A worm is making use of MSN messenger to ring in the New Year — by spreading copies of itself, of course.
It sends any of the following messages:
- Hey, Can i put theese on facebook?
- Hi, have u seen my New Year pics yet? if not, this you gotta see!
- Hi, this you gotta see!
- Hey, Some pics from New Year at my place
- Hey, happy New Year, heres som pics from New Year!
These messages are accompanied by a link that downloads Photos1-2008.zip which, when opened, drops the file happy2008.exe together with the ZIP file. Trend Micro detects both files as WORM_IRCBOT.EL.
If installed successfully, the worm tries to repeat the process: it sends a link to the malicious .ZIP file to all contacts listed in the currently logged-on user’s MSN Messenger account. The worm may also allow a remote malicious user to execute commands on the affected system.
Malware authors have long relied upon the human element as the “weakest link” in system protection. The popularity of MSN Messenger, and any other instant messaging application in circulation, makes it a highly appealing vector to spread their malicious wares. However, similar to spam email, most attacks in this avenue require the user to manually click a link.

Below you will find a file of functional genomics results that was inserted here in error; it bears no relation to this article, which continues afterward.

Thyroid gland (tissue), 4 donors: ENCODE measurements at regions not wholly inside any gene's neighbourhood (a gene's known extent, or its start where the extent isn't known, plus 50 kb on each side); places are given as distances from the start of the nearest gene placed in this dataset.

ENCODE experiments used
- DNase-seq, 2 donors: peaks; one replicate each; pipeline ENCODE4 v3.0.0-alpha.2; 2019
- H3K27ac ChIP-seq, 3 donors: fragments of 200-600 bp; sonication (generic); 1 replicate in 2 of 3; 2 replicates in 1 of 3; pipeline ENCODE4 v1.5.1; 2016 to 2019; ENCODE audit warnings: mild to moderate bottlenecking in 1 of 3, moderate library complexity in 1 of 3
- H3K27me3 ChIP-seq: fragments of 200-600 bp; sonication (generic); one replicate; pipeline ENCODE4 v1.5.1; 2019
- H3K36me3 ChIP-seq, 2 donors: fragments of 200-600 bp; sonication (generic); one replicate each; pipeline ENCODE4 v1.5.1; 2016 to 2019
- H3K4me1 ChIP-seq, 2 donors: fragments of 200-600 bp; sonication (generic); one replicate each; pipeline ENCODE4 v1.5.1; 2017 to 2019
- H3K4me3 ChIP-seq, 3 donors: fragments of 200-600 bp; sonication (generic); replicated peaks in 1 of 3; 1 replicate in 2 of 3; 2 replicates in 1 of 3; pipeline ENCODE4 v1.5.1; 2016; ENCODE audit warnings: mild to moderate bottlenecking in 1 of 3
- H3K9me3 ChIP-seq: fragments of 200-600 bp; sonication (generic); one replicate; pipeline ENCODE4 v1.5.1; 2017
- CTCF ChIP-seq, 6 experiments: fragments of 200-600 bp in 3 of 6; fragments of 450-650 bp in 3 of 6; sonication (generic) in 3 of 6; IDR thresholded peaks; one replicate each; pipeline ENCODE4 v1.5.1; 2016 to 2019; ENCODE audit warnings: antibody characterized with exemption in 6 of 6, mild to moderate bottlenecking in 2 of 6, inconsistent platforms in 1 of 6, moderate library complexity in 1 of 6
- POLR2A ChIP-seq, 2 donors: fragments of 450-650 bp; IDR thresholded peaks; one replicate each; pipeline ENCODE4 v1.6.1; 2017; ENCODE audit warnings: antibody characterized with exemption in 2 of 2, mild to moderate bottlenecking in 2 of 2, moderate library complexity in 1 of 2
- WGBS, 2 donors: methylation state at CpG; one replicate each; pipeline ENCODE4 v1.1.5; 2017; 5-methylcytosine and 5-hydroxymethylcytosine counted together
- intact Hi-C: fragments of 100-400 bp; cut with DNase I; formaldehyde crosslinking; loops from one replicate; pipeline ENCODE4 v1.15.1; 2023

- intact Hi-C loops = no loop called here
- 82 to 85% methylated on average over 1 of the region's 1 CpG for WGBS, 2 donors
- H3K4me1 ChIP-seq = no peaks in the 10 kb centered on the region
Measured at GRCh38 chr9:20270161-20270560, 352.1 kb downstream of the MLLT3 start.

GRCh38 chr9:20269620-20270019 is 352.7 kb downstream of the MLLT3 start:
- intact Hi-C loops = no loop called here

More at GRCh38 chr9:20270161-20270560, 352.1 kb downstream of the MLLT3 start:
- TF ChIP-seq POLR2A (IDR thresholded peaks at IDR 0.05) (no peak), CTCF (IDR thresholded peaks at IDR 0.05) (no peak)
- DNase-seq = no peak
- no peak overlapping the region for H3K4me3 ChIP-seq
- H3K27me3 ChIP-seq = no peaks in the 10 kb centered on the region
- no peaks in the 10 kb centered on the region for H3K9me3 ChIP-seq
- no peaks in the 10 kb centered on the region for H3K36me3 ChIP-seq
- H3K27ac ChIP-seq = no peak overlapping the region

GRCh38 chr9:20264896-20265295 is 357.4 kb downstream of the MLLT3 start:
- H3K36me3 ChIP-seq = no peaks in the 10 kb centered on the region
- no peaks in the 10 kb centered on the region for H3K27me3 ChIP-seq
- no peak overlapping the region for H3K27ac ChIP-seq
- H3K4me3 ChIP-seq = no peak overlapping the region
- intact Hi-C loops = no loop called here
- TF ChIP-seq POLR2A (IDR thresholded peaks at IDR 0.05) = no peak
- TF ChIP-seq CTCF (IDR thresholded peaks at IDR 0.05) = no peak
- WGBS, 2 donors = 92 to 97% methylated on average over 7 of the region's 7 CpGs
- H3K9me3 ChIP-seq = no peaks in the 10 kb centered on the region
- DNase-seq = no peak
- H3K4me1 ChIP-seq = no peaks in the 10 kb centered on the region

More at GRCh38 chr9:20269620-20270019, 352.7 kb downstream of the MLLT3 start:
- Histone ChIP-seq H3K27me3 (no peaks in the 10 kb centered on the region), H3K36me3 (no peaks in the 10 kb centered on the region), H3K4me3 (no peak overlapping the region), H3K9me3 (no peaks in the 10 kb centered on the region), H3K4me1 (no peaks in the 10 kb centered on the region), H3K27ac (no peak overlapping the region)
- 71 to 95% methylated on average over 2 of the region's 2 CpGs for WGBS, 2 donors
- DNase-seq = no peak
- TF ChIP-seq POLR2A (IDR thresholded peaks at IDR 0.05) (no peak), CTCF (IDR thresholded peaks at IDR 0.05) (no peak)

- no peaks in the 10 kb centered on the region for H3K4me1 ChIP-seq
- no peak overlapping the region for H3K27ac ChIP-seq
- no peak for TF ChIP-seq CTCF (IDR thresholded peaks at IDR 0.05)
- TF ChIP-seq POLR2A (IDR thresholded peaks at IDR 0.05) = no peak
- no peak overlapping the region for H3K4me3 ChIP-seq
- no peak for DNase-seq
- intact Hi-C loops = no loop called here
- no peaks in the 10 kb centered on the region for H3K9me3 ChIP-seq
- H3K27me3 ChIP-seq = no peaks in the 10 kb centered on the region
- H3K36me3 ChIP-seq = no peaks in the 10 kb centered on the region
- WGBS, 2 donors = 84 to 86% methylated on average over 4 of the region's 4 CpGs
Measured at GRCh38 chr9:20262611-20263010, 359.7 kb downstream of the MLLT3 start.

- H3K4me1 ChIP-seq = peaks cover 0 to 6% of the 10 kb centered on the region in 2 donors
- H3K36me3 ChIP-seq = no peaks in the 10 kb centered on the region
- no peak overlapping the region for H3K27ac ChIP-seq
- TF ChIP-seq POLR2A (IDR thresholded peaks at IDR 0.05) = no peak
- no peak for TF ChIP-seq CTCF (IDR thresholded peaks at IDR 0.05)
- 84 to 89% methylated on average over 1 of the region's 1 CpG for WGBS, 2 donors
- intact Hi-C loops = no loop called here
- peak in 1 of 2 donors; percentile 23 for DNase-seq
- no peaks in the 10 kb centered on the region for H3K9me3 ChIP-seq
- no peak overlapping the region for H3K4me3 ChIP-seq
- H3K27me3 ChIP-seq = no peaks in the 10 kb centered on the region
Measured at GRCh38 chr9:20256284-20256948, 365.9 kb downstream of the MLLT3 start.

Use of IM clients may be impossible to avoid in today’s tech-ingrained culture. The best users can do is to either avoid clicking links received via IM, disable links from being clickable at all if their IM clients allow it, or to simply ask a follow-up question to the sender, like: “hey, is this file safe?” Chances are, it won’t answer if it’s malware doing the sending.
True, good cheer spreads fast but unfortunately, so does malware, if one is really not careful.